These last five states, along with Kentucky and Oklahoma, have particularly strong implications with regard to the fraud charge against Knox, in that he cannot be excused for not knowing they shouldn't have been counted. Why was he in such a hurry? Why did he not demand that they send proper documentation? They never did.

Further review would make the list dwindle down much more, but with the number down to 20, sixteen fewer than required, this is a suitable place to rest, without getting into the matter of several states whose constitutions limited the taxing authority of their legislatures, which could not give to the federal govern authority they did not have.

The results from the six states Knox had not heard from at the time he made his proclamation do not affect the conclusion that the amendment was not legally ratified. Of those six: two (Virginia and Pennsylvania) he never did hear from, because they ignored the proposed amendment; Florida rejected it; two others (Vermont and Massachusetts) had rejected it much earlier by recorded votes, but, strangely, submitted to the Secretary within a few days of his ratification proclamation that they had passed it (without recorded votes); West Virginia had purportedly approved it at the end of January 1913, but its notification had not yet been received (remember that West Virginia had violated its own constitution, as noted above)."

http://www.givemeliberty....tified.htm
Top
supporter
Posted by Bridgier (+7624) 2 years ago
Benson was a bit of a fraud though, so I'm not sure I'd take anything he said without some very well-attributed citations.
Top
Posted by Rob Shipley (+407) 2 years ago
Who is super naive here? Who *owns* the GPO? Even if this *LIE* is correct, and it is NOT; 32 is still not 36....75% of the 48.
Top
-1
Posted by Rob Shipley (+407) 2 years ago
Native, all of YOUR 32 were BEFORE the 16th Amendment was even crafted, duh? It wasn't even written and processed until late December, 1913..........and you list this string of crap..........1990,1910,1911............are you OK ?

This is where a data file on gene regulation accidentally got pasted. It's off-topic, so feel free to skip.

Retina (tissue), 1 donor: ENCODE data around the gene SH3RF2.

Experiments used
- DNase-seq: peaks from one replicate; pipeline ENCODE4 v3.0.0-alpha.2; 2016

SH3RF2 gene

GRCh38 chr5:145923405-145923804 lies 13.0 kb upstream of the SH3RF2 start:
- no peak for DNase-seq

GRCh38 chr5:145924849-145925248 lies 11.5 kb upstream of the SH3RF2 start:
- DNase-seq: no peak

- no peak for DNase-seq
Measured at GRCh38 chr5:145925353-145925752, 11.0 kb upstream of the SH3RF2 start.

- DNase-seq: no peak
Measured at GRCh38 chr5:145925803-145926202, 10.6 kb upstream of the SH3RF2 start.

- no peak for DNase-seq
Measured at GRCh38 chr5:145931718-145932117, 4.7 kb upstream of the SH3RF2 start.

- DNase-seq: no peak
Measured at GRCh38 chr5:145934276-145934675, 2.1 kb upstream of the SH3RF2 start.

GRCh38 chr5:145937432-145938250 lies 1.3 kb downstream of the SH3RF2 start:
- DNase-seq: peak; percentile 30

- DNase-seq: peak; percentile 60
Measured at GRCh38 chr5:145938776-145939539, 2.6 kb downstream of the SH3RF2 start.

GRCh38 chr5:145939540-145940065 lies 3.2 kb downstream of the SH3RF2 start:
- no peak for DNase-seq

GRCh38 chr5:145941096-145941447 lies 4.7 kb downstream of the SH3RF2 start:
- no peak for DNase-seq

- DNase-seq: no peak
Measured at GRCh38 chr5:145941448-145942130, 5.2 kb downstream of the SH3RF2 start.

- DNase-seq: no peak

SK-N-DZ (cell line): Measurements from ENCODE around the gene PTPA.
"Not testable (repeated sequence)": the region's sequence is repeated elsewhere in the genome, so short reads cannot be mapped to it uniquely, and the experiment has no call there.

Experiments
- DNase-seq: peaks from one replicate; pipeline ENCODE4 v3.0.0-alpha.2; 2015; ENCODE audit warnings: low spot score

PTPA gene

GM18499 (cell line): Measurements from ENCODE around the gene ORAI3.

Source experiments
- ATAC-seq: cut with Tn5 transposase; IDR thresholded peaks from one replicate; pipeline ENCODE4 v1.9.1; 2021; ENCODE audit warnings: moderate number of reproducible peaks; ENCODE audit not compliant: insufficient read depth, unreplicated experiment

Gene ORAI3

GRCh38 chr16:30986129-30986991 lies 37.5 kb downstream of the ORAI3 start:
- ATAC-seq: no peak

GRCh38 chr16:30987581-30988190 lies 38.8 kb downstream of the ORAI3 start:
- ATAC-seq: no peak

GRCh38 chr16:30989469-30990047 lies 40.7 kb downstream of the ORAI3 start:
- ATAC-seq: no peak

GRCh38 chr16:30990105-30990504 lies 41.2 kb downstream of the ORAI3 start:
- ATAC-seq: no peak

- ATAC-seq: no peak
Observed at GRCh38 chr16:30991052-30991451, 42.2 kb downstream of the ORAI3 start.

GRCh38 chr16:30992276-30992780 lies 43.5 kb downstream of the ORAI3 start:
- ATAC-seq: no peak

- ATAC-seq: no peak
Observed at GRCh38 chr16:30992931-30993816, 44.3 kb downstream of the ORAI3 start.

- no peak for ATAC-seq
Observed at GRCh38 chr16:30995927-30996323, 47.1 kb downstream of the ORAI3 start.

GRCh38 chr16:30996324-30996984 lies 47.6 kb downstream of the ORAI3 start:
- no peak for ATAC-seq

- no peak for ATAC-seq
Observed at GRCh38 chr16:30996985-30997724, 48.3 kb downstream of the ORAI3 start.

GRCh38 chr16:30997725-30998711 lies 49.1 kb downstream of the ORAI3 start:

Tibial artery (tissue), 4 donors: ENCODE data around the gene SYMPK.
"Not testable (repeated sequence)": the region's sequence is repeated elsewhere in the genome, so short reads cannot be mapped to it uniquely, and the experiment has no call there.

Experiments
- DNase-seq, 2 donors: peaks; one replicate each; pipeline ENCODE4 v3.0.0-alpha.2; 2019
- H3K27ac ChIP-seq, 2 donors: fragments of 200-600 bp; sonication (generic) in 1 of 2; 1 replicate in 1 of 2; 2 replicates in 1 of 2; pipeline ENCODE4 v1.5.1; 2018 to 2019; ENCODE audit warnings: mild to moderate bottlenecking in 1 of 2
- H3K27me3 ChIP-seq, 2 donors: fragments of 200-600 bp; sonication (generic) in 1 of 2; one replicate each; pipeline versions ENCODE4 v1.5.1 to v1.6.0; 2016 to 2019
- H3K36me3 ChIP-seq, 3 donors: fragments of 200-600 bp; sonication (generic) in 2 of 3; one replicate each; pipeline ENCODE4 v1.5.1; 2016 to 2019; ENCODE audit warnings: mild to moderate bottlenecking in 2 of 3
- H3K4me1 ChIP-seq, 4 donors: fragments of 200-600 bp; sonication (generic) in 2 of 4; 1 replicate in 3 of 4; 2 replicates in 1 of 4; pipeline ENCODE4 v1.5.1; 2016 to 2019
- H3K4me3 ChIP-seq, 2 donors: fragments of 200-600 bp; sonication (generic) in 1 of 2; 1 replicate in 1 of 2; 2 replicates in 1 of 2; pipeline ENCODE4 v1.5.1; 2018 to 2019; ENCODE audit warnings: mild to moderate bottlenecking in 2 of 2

Top
-1
Posted by nativemc (+297) 2 years ago
It is nice to know that facts do not disturb you Mr. Shipley. I did not really expect you to believe this. I just wanted to see if your would back out on your offer and you did. Thank you.
Top
+1
Posted by Rob Shipley (+407) 2 years ago
Gunnar, Why oppose truth? I told you people to SHOW me truth that the 16th Amendment was coursed through the U.S. Congress, which it was not. Because had it been.......it WOULD HAVE HAD TO HAVE BEEN entered into the Congressional Record. Instead, Native just GOOGLED some crap that was written by some IRS thug, that is all. SHOW ME THE PROOF and I will hand over the $1,000 cash. GOOGLE and locate in the Record the exact dates of committee, signing, mailing and ratification. FROM IN THE RECORD. Do it.
Top
-1
founder
supporter
Posted by Tucker Bolton (+2842) 2 years ago
Bridgier, I love the stuff that Benson did in the 70's and 80's. Even though he is a Jehovah's witness {I wonder if he in in the witness depression program}. He has been married to the same woman since 1965 though I am sure he has had many women on the road and is never without a condom. I wonder what became of his partner Hedges.
Top
+1
-2
supporter
Posted by Bridgier (+7624) 2 years ago
Who could downvote such an epic reply? WHO?
Top
+1